As if this isn't enough, expect United and Continental to start engaging in foreplay in anticipation of consummating their marriage while the merger pimp-in-chief is still around to bestow his blessing.
Other airlines may rush to merge. One reason for the urgency is that airlines want to get their deals approved by the Justice Department under the Bush administration, rather than risk seeing them stall until a new president takes office.
As for expected job losses, do the math:
At the end of 2007, Delta and Northwest employed a combined 89,000 workers. American Airlines, currently the largest carrier, had 85,500. Delta said the combined airline would employ 75,000 people. That number excludes 6,000 people who work at Delta’s regional airline and Delta said earlier that it would reduce employment by 2,000.
Although Delta said no hubs would be closed, that is by no means a statement that there will not be reductions, or eventual closing of hubs. They are going to do what it takes to streamline. The end result might not be very favorable to travelers or employees in the potentially redundant hubs.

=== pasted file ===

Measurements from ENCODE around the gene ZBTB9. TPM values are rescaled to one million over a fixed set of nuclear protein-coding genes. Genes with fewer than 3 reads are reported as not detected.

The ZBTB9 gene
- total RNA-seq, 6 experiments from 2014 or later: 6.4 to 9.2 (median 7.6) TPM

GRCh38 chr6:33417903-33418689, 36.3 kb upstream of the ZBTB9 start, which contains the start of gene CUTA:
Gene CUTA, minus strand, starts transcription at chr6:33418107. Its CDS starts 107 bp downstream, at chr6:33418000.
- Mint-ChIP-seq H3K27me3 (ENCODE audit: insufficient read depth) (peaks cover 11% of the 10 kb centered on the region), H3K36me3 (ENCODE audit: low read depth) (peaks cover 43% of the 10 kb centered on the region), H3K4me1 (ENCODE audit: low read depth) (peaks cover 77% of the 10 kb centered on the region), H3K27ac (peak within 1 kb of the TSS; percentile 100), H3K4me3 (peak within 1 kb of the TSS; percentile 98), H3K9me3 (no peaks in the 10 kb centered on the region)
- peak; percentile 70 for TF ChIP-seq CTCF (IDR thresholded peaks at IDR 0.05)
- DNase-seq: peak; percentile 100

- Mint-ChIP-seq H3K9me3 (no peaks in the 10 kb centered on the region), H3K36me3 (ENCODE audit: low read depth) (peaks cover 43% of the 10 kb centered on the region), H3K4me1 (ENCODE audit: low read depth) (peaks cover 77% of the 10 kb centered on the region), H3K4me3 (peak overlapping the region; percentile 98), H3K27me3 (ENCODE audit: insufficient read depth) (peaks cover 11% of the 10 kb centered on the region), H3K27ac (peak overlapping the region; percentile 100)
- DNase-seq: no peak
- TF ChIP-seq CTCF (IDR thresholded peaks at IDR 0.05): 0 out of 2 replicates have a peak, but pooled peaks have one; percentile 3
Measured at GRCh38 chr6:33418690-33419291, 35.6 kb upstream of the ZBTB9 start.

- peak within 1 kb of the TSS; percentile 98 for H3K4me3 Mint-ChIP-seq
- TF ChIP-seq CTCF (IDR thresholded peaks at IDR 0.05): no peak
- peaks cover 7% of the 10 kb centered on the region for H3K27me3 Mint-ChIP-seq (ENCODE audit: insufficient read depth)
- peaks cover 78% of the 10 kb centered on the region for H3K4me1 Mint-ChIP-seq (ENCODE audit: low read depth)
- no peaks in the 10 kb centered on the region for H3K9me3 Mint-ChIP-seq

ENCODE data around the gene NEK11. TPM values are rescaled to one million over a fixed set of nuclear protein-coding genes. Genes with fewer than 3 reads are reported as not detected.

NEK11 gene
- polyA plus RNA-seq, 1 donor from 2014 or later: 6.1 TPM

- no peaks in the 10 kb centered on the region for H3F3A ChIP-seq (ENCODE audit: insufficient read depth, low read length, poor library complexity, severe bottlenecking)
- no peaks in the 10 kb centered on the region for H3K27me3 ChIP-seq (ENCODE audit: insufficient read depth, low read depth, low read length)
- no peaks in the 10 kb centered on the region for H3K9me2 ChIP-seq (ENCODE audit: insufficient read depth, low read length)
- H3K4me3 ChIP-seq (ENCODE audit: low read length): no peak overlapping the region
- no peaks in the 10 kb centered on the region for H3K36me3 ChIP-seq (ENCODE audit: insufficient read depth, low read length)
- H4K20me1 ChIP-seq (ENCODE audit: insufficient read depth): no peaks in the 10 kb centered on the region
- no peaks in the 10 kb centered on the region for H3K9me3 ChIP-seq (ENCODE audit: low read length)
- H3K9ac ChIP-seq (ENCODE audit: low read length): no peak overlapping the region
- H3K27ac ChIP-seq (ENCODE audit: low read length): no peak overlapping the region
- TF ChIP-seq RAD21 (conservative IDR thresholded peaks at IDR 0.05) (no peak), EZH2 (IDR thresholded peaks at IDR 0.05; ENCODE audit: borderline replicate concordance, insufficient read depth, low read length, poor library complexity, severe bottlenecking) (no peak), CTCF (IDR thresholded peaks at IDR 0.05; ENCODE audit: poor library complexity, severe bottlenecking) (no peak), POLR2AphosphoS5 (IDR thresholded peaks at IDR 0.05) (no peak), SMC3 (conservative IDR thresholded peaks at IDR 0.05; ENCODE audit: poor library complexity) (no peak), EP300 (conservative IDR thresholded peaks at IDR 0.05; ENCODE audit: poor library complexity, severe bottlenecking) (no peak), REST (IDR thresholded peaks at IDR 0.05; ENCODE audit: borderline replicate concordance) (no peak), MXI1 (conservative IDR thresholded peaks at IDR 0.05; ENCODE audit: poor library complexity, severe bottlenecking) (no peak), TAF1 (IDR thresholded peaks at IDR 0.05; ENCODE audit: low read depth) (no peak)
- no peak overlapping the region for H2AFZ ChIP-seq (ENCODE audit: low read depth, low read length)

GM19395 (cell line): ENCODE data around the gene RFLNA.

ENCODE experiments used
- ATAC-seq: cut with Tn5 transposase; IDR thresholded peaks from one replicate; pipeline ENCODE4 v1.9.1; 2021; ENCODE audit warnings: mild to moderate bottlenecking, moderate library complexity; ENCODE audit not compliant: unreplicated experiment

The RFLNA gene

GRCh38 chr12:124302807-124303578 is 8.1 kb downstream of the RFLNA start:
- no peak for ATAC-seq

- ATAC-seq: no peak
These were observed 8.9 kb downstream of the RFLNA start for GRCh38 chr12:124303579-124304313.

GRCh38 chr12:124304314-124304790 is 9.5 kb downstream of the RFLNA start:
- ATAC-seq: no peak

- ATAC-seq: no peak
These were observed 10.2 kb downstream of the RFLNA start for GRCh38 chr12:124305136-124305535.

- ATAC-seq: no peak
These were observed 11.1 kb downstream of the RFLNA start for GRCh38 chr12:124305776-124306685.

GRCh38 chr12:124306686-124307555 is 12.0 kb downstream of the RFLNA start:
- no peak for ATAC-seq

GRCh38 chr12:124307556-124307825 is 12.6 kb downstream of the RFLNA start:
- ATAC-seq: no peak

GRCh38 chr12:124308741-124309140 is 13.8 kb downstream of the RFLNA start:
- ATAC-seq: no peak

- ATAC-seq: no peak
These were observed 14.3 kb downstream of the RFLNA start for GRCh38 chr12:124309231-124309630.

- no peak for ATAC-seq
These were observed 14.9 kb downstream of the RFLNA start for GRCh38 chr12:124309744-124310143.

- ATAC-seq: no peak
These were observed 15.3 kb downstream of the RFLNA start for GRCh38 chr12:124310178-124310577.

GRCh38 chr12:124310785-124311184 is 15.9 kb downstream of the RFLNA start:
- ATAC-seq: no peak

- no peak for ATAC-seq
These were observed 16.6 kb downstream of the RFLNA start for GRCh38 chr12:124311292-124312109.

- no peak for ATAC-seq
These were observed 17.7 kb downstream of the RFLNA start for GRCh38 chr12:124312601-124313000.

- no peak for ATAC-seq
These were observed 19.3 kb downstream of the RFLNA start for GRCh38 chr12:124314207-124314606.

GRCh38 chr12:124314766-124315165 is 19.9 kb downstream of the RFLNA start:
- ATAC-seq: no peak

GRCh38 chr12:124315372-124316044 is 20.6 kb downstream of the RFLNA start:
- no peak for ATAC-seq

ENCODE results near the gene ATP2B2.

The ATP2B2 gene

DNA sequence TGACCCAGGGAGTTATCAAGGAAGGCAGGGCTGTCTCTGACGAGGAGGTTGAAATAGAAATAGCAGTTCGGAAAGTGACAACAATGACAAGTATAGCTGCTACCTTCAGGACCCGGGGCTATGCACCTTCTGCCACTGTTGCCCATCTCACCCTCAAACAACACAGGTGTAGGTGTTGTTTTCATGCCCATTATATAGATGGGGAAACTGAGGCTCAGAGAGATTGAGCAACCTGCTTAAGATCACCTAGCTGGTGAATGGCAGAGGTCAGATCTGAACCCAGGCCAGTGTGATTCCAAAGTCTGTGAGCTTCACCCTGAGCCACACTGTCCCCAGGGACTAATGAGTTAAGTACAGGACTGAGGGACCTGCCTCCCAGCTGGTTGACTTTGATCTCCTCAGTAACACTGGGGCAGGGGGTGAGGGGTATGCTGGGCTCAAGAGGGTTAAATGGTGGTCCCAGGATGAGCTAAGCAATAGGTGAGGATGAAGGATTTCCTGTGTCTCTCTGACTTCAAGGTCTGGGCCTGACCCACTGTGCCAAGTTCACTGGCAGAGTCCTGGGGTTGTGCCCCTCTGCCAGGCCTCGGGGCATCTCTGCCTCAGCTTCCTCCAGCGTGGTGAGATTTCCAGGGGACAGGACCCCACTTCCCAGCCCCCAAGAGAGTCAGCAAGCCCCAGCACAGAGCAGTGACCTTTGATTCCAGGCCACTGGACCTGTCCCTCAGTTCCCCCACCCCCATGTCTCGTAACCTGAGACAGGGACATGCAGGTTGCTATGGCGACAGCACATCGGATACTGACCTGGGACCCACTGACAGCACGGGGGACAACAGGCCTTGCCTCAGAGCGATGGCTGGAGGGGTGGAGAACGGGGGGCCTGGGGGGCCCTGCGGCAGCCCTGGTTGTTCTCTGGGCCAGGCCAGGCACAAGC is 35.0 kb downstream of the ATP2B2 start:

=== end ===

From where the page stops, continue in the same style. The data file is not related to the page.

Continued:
Pardus Capital Management, an investment firm, estimated in November that a combination of Delta and Northwest could reduce costs by about $1.5 billion a year, in large part by combining hubs. Delta’s hub in Cincinnati is close to Northwest’s in Detroit. And Northwest’s hub in Memphis is close to Delta’s in Atlanta.
In other words, if I were en employee in Detroit or Memphis, I'd start having trouble sleeping right about now.